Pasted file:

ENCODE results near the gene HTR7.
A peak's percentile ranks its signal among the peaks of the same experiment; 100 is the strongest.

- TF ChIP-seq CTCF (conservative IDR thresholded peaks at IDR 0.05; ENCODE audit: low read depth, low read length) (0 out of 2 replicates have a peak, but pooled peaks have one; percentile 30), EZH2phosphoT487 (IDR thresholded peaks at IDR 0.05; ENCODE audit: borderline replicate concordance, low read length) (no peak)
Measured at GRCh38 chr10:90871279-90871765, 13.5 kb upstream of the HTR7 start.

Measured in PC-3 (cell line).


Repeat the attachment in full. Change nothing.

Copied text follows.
ENCODE results near the gene HTR7.
A peak's percentile ranks its signal among the peaks of the same experiment; 100 is the strongest.

- TF ChIP-seq CTCF (conservative IDR thresholded peaks at IDR 0.05; ENCODE audit: low read depth, low read length) (0 out of 2 replicates have a peak, but pooled peaks have one; percentile 30), EZH2phosphoT487 (IDR thresholded peaks at IDR 0.05; ENCODE audit: borderline replicate concordance, low read length) (no peak)
Measured at GRCh38 chr10:90871279-90871765, 13.5 kb upstream of the HTR7 start.

Measured in PC-3 (cell line).